In December 1999, Jena Osman wrote:
I've been fascinated by the concept of the supreme court and the language of law for a long time. I think this fascination began when I took some time off from my graduate studies to be a union organizer, and began to get involved in a lot of community activism in Buffalo. I was trying to figure out the balance between aesthetic politics and "pragmatic" politics in my life.
We assume that the language of law will be "objective," but upon examination, we see that typically subjective language (humor, figures of speech, weird analogies, etc.) is everywhere. Maybe some of you have been to Washington D.C. when the Supreme Court was in session--the public is allowed to get in line and witness 5 minutes of the Court in action. It's perhaps one of the most amazing theatrical spectacles I've ever seen; I highly recommend it. The judges can be very entertaining.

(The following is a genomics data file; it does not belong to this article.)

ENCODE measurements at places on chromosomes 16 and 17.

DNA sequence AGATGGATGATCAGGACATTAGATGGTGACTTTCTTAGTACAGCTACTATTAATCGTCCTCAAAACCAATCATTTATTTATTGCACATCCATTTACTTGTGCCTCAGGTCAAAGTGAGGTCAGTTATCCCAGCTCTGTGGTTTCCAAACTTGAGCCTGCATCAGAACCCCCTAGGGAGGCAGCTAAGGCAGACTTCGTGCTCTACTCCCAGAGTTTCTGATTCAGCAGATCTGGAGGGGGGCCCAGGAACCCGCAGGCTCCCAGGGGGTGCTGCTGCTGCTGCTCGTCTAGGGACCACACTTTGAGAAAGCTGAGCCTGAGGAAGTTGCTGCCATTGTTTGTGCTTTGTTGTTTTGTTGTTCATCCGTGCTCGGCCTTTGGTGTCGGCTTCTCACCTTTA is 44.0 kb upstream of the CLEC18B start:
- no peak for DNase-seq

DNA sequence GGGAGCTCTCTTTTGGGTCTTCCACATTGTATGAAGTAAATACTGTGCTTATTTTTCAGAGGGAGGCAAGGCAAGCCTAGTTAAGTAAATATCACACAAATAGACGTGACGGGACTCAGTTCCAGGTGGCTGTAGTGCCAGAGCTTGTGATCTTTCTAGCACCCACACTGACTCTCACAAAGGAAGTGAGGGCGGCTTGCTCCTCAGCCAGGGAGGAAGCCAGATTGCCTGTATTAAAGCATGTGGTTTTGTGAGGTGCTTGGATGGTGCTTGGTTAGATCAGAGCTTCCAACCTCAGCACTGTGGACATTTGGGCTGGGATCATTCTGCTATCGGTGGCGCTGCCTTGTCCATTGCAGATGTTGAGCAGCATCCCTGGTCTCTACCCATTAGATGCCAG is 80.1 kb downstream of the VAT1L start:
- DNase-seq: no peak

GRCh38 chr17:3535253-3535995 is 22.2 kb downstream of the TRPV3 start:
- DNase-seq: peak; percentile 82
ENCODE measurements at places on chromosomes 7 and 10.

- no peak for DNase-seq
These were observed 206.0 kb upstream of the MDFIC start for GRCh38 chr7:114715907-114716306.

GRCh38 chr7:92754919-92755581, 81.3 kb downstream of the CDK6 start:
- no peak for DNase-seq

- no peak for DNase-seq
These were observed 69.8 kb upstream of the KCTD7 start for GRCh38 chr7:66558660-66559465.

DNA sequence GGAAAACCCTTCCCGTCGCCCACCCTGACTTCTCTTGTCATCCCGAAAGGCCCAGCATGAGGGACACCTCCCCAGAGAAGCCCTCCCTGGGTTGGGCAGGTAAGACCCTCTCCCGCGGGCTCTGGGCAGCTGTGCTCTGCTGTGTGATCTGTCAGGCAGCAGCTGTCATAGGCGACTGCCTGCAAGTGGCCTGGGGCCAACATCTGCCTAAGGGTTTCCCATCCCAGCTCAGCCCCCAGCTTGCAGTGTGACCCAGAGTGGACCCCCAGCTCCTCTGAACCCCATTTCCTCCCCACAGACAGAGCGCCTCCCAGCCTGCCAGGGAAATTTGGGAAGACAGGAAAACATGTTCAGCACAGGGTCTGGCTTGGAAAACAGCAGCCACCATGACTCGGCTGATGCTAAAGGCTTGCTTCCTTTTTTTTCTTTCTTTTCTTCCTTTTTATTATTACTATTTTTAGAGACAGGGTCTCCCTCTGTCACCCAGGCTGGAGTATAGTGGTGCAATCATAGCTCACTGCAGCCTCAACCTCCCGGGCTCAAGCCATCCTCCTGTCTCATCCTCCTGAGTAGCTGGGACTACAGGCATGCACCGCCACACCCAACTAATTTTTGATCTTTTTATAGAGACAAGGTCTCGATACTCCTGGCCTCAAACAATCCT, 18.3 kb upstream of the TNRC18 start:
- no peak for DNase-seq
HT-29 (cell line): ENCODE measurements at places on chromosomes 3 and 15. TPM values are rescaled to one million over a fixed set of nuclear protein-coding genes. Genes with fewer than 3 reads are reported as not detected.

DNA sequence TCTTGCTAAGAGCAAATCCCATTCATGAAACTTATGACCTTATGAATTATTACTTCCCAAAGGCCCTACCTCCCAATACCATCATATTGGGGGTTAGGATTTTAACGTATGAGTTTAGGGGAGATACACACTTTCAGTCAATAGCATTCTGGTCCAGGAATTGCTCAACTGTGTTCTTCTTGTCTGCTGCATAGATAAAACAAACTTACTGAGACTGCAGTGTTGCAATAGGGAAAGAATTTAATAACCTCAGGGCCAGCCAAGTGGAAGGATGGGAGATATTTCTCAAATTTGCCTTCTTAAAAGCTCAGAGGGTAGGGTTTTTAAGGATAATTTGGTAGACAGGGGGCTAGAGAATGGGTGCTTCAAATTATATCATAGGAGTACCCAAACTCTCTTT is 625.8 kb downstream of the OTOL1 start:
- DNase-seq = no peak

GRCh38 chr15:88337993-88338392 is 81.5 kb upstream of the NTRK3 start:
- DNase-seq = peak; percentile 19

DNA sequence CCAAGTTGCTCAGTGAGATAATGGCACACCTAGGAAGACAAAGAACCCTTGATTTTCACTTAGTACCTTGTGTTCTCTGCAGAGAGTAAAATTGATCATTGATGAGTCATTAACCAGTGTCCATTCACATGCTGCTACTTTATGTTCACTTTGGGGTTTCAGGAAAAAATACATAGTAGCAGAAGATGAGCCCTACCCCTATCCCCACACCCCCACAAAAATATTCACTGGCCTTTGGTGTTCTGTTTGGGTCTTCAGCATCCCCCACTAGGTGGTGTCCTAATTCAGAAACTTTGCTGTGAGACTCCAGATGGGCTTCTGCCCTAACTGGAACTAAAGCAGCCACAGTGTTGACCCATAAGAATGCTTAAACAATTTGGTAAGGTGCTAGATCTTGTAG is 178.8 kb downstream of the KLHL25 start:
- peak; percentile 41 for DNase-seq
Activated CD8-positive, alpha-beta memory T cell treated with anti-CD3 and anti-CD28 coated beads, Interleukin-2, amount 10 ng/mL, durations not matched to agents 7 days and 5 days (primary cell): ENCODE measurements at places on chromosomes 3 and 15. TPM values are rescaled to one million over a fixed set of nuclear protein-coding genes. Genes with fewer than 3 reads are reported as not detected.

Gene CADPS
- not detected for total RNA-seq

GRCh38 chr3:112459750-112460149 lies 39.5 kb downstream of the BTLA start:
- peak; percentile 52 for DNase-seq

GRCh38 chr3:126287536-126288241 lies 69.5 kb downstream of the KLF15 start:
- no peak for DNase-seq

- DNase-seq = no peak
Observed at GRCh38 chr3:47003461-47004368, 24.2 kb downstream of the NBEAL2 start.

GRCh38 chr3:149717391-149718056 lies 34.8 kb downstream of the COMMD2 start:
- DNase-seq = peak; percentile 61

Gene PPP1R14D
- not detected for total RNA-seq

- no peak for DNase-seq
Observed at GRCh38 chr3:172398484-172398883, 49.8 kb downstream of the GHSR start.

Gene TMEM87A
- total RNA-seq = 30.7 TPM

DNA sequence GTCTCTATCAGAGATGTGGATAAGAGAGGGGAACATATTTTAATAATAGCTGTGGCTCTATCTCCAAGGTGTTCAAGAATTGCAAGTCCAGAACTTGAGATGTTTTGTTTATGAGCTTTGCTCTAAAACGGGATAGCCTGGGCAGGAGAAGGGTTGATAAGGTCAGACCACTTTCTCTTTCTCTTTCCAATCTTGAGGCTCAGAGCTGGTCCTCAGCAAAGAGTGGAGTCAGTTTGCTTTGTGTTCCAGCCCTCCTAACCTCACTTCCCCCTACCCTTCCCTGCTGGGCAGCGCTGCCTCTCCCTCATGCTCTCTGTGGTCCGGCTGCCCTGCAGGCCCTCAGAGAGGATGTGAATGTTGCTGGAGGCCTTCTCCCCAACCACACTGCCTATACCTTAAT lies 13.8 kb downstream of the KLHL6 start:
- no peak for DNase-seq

But my interest in judicial language is also very connected to my interest in Brecht. Brecht felt that the ideal spectator-to-spectacle relationship would be similar to that found at sporting events. When a player messes up, the spectator thinks "why did he make that decision? Why didn't he go the other way? Why was he being such a show-off? etc." In other words, the spectator is an expert, able to judge and critique. Brecht wanted viewers of his plays to be in a similar position--involved, yet critically detached and evaluative at the same time--with the hopes that such an attitude would continue once the spectator left the theatre. Only with such an attitude can we be fully aware of the cultural forces at play on us and be able to change them. Without critical awareness, everything seems fated by the gods and we have no agency. I hope it's clear why this theory would be of interest to me as a poet. The leap from Brechtian theory to the drama of the courtroom--where the judge/jury must make choices (often based on a heightened analysis of language)--is a fairly literal one.